Regions of BC
British Columbia lies in a Northwest-Southeast orientation along the Pacific Coast of North America. The province is vast - 1,300 km long, (north-south) and 700 km wide (east-west), and is nearly four times the size of Great Britain. There are numerous mountain ranges, including the Coast Mountains, which include the highest peaks in Canada and stretch uninterrupted from Vancouver north to the Alaska border; and the famous Rockies that extend up the eastern border of the province. Dotted throughout these glacial peaks are alpine lakes, their waters such vivid hues of vermilion and turquoise they appear surreal. Hundreds of inlets and fjords pierce the coastal mountains, creating cruising waters unlike any others.
The interior of the province offers lush and fertile valleys that produce
some of the tastiest fruits and vegetables in North America. This includes
numerous vineyards and wineries currently producing award-winning wines. Many
large lakes and rivers provide excellent facilities for summer water sports.
High plateaux and rolling ranchland are common features, and British Columbia
even has its own pocket desert complete with cacti, rattlesnakes and dunes!
Runoff from the thousands of mountains and glaciers create hundreds of rivers
that can meander lazily across the plateaux or rage in violent cataracts through
canyons and chasms.
Off the Southwest coast of the mainland is 400 km-long Vancouver Island, the
largest island on the coast of the Americas, while further north lies the
mysterious archipelago of the Queen Charlotte Islands, shrouded in mist and rich
with the legends and heritage of the Haida.
Interspersed throughout this varied landscape lie the cities and communities
of British Columbia: busy yet beautiful cities, quiet and rural municipalities,
industrious resource-based towns and charming villages tucked away in a
picturesque corners of the province.
The Regions of British Columbia
The B.C. Rockies welcome literally millions of visitors every year, yet when one arrives here it is strangely peaceful and uncrowded. Four mountain ranges stretch across the region: the Rocky Mountains and the Purcells in the east, and the Selkirks and Monashees in the west.
Where else in the world could you ski, play a round of golf, horseback ride, tour a historic site and visit a winery all in one day?
Canada's Islands on the Pacific are a wonderful place to get away from it all. Close to Vancouver, British Columbia and Seattle, Washington, they offer all the pleasures of an island retreat mixed with the hustle of a provincial capital and the bustle of busy fishing, mining and logging towns.
The Gulf Islands
Self-proclaimed artist havens, the Gulf Islands off the east coast of Vancouver Island host small communities that welcome travellers with open arms and warm smiles. Open markets and inviting studios display the wares of the Island’s creative residents. Bring home hand-dipped candles, sparkling stained glass, or Island-made goat cheese. Relax and enjoy the Gulf Islands and their tranquil and serene atmosphere.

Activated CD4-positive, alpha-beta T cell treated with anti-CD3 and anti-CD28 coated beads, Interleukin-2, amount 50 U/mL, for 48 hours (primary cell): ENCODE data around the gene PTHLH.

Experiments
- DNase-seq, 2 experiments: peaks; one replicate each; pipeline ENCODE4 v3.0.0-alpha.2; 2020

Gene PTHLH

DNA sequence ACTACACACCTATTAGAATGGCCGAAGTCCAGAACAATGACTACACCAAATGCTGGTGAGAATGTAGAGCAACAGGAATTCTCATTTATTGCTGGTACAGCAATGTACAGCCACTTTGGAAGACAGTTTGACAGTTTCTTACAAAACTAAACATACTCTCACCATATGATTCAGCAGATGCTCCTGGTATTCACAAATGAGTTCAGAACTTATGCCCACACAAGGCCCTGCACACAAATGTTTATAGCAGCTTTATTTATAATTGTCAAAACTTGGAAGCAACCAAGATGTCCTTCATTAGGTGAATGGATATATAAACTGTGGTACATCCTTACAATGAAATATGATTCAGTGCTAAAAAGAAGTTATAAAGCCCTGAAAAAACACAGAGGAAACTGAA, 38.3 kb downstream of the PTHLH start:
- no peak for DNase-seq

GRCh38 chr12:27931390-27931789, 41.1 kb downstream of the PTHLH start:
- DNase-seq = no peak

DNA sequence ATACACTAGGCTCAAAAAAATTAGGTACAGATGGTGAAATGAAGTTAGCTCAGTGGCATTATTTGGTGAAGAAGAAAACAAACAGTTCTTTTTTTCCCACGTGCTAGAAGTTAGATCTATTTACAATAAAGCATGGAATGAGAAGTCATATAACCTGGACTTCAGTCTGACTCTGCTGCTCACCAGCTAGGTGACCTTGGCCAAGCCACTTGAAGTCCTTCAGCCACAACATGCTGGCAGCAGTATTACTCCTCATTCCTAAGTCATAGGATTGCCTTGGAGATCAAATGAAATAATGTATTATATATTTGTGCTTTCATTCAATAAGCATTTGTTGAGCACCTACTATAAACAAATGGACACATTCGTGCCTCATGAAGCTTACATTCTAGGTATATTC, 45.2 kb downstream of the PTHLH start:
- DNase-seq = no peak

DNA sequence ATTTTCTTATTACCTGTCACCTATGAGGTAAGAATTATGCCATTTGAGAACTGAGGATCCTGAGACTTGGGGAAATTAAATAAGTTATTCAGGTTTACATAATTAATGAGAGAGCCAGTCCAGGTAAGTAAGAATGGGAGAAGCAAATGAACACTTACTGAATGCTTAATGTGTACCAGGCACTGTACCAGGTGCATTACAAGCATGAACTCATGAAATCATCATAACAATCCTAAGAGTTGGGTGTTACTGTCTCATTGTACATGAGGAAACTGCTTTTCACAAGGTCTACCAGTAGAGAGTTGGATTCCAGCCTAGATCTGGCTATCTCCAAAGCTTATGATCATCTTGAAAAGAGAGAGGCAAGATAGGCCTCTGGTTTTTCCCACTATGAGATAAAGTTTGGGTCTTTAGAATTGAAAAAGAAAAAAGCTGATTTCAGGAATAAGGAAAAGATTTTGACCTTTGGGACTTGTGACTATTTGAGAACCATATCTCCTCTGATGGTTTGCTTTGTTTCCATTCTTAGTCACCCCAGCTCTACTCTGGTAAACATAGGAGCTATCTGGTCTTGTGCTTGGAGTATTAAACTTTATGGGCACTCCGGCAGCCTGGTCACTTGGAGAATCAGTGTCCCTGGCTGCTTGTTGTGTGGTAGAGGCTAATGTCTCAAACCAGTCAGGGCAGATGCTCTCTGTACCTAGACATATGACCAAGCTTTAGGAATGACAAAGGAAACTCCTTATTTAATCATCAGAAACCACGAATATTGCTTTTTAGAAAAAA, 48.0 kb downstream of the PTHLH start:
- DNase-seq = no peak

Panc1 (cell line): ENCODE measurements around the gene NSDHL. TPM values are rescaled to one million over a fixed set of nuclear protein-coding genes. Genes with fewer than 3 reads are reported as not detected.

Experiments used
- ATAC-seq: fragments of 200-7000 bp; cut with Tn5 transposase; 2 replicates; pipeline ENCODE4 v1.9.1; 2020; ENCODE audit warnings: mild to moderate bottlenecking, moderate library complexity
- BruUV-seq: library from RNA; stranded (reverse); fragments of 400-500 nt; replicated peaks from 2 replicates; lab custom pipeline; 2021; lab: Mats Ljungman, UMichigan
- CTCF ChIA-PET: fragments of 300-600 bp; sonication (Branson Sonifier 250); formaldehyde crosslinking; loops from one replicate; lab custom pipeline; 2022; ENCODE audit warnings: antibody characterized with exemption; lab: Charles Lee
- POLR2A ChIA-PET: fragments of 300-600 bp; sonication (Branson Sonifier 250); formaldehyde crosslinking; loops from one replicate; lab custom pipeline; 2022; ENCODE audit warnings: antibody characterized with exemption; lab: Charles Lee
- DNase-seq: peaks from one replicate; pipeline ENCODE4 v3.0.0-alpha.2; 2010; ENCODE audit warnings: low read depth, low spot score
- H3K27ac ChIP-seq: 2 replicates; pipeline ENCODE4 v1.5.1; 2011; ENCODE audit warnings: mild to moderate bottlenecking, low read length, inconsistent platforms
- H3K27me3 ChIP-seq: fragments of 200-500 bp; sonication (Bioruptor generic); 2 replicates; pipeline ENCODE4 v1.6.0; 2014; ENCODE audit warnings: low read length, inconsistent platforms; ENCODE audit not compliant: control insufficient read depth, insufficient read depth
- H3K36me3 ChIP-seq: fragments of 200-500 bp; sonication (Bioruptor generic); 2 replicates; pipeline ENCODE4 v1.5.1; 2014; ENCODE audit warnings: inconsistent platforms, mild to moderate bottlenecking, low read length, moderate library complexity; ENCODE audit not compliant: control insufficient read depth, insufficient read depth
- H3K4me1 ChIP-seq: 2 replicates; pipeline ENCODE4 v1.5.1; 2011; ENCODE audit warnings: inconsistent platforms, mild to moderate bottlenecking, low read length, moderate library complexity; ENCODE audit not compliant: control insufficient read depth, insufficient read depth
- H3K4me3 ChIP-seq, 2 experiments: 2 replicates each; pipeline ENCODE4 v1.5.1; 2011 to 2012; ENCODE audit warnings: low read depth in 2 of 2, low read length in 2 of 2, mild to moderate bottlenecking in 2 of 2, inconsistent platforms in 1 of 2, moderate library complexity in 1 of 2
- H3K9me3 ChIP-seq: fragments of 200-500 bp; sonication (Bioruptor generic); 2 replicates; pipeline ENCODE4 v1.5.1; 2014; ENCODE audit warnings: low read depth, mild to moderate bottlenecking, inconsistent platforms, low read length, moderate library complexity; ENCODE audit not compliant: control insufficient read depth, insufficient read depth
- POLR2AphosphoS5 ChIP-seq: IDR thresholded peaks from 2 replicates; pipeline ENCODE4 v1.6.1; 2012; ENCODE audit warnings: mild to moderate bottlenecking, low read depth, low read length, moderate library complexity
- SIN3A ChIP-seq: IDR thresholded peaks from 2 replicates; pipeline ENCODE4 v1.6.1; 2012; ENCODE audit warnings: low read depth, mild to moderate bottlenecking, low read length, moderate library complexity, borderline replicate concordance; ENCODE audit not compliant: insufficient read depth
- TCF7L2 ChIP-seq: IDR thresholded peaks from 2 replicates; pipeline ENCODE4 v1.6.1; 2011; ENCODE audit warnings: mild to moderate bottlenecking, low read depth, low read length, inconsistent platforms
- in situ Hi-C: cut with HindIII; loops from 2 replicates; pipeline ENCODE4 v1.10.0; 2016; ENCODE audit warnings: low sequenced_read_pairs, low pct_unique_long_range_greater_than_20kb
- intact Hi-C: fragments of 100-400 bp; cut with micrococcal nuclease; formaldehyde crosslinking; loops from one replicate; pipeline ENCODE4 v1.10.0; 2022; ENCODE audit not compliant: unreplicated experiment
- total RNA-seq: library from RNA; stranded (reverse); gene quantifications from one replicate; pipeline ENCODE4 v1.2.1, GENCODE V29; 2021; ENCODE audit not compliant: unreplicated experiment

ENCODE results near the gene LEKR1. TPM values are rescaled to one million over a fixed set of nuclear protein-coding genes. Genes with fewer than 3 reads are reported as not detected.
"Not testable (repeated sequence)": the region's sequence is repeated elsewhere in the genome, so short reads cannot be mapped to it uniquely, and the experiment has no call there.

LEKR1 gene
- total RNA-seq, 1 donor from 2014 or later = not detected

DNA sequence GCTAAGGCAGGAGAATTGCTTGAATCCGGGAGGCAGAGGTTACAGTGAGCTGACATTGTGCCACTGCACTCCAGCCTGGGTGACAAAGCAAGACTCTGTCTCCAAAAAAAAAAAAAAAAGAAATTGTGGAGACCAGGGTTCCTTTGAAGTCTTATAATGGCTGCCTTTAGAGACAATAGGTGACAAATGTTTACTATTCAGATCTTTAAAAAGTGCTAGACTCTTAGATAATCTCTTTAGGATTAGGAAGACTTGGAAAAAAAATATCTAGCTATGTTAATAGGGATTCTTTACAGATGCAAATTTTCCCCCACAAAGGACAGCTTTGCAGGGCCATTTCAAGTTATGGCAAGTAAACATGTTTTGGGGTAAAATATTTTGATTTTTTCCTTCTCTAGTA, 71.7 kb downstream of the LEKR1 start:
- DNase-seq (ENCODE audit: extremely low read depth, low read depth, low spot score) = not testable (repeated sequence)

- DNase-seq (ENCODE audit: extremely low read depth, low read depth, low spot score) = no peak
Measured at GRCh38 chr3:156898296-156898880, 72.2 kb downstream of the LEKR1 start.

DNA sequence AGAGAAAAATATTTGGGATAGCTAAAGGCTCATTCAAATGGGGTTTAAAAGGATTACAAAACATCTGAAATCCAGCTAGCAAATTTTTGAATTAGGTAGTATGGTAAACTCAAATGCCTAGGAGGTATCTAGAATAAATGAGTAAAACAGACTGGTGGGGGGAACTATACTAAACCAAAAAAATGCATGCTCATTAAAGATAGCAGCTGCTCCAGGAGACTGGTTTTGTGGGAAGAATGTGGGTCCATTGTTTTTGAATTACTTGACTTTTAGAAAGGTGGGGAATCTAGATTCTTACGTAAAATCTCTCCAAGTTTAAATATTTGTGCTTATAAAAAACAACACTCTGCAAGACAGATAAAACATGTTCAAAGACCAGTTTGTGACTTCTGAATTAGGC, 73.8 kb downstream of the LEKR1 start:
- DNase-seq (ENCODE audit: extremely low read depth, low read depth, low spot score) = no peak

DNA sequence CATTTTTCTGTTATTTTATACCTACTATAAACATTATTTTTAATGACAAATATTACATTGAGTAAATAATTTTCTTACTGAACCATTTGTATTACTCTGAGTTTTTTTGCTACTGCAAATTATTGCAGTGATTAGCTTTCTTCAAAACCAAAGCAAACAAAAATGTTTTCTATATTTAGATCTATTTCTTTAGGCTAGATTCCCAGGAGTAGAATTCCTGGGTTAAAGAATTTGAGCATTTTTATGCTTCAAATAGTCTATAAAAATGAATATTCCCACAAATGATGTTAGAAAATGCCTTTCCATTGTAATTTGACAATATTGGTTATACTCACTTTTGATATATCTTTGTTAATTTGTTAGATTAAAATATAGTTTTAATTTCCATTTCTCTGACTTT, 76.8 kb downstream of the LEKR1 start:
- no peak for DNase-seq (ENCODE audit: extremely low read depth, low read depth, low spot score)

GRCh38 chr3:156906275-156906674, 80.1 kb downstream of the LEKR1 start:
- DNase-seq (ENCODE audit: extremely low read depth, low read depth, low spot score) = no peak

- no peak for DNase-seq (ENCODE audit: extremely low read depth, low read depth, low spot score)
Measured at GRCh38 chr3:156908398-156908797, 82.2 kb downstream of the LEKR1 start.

This vibrant southwest corner of British Columbia, is renowned as one of the most naturally scenic locales in the world. The snowcapped Coast
Mountains are spectacular; the harbour views captivating; and the forested
valleys and lush farmlands unspoiled and picturesque. Yet the province's
southwest corner is more than just a pretty face.
Cariboo Country is located in central British Columbia, bordered on the east by the Cariboo Mountain Range and on the west by the Pacific Ocean, the region covers approximately 12,600,000 hectares (over 31 million acres).
Northern British Columbia stretches from awesome Mt. Robson and the plains of Alberta in the east, across the Rocky Mountain Foothills to the Coast Mountain range in the west. In the area's rivers and streams lie record-sized salmon and steelhead.
The Major Centers
To the world, Vancouver is a modern Pacific Rim city with exceptional hotels, fine dining, and the best in international music, theatre, and dance. But we also know and love it as a rugged frontier town, with a forest in the city and wilderness on its outskirts.
Today Victoria is best known as the capital of British Columbia and as a world-renowned tourism destination (and rated by readers of Conde Nast as the friendliest city in Canada.) One of the most visitor-friendly cities anywhere - Victoria with its high quality of life and gentle climate - is also one of Canada's favourite places to call home.
The four-season resort town of Whistler is famous world-wide for the quality of the skiing and golf, comfort of the lodgings and scenery.